By Harold Bloom,Paul Gleed
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Additional info for All's Well That Ends Well
Shakespeare would most likely be fascinated by the critical reception and trajectory of this strange and wonderful play. It is, after all, critics who shaped the play as a failure for centuries, and, at last, a later generation of commentators who “rescued” the play in the twentieth century. But when the ﬁ rst critics who appear in this volume were writing, such a critical salvaging of All’s Well That Ends Well might have seemed unfathomable. Broadly speaking, they were convinced that the play was unsuccessful, even oﬀensive or ugly, and that that the reasons for its failure lay primarily in Shakespeare’s inexplicably and prominently featuring such morally unattractive characters.
There is indeed in Boccacio’s serious pieces a truth, a pathos, and an exquisite reﬁnement of sentiment, which is hardly to be met with in any other prose writer whatever. Justice has not been done him by the world. He has in general passed for a mere narrator of lascivious tales or idle jests. This character probably originated in his obnoxious attacks on the monks, and has been kept up by the grossness of mankind, who revenged their own want of reﬁnement on Boccacio, and only saw in his writings what suited the coarseness of their own tastes.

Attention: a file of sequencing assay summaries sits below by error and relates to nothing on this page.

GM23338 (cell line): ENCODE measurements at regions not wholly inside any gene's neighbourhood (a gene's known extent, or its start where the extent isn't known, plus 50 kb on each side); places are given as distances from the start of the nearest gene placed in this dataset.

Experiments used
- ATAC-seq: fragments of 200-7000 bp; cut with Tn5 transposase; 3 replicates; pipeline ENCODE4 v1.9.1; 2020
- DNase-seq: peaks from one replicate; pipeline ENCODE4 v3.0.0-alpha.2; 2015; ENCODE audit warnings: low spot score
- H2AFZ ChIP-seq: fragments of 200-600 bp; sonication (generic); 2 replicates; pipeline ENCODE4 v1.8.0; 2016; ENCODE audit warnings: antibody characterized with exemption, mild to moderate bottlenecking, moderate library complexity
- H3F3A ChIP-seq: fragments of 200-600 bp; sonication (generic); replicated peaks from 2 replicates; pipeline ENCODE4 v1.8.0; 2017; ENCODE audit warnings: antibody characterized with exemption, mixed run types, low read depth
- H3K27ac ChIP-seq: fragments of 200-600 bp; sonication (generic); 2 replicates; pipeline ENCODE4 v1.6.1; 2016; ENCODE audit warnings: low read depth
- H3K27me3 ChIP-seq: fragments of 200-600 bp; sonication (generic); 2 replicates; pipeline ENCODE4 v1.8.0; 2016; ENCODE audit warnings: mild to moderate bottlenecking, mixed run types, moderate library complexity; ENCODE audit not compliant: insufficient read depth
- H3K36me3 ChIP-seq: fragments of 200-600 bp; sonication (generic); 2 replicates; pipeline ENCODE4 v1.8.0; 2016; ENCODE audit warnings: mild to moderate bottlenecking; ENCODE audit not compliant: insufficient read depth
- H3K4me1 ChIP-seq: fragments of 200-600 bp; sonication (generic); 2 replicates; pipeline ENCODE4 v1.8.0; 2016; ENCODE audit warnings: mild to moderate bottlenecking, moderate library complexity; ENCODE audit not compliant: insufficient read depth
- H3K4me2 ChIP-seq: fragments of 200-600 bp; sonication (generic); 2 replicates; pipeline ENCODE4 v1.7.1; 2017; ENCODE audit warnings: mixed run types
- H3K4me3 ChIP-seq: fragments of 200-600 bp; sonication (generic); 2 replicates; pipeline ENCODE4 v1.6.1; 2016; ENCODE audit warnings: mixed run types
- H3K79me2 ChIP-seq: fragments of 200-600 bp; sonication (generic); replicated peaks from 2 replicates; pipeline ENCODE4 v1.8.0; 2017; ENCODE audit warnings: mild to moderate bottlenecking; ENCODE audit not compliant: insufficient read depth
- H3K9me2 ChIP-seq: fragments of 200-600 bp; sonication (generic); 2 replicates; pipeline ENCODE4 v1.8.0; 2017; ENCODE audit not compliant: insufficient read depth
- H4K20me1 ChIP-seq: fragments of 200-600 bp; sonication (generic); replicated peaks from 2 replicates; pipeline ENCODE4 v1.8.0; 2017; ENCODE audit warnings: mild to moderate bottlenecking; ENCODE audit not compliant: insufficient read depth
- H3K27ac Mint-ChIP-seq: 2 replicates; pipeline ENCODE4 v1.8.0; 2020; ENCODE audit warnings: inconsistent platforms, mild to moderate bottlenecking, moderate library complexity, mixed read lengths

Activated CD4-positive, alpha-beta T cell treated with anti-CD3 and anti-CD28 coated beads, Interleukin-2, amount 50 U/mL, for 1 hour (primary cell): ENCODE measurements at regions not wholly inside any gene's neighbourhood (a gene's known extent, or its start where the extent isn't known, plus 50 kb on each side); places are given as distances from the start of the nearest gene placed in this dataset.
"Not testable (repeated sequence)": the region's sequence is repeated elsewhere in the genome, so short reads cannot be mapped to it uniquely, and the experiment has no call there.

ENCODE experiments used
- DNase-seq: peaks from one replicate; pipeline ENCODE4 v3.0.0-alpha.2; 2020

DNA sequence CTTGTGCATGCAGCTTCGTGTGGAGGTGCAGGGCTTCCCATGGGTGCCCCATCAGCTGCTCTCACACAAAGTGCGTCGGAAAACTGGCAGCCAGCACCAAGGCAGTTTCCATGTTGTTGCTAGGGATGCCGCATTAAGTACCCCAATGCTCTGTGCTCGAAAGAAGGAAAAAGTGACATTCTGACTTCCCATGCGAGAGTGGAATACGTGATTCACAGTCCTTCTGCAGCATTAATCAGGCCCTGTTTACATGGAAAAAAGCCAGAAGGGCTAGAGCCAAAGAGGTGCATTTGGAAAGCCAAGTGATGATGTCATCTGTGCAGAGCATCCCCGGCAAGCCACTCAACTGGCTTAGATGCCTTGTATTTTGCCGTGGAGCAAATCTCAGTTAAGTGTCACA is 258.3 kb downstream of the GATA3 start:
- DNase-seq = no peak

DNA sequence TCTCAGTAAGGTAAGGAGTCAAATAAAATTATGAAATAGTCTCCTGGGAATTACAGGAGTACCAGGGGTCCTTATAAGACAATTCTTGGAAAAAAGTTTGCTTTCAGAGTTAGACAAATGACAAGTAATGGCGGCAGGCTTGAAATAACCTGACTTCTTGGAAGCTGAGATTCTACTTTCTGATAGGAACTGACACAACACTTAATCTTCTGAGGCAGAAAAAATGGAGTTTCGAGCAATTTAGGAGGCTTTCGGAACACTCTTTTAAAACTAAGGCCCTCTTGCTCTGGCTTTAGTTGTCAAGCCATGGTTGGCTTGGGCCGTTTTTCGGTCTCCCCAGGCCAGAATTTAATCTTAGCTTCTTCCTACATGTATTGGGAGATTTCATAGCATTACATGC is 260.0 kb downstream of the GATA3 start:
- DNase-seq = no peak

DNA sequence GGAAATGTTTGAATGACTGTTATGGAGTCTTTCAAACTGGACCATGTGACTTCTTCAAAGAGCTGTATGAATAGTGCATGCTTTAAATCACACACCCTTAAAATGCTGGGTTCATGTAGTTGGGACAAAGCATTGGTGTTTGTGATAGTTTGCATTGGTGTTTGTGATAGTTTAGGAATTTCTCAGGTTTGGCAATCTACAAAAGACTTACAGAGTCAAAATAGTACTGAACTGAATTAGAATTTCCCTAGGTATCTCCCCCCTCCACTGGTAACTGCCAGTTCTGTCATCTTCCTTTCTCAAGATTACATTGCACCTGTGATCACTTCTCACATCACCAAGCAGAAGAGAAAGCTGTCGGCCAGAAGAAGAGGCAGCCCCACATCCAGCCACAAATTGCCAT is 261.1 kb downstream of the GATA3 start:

By midcentury, Charles Cowden Clarke writes an account of Helena’s mind and motivations unprecedented in its detail. Several decades later at the century’s close, Frederick S. Boas also wrestles with the complexity of the play, this time urging readers to look at the work’s genre and form rather than its morality as a means of characterizing the play. His categorization of All’s Well That Ends Well as a problem play has helped shape critical debate about it ever since. These advances were made, of course, alongside continuing declarations and assertions of the play’s limits.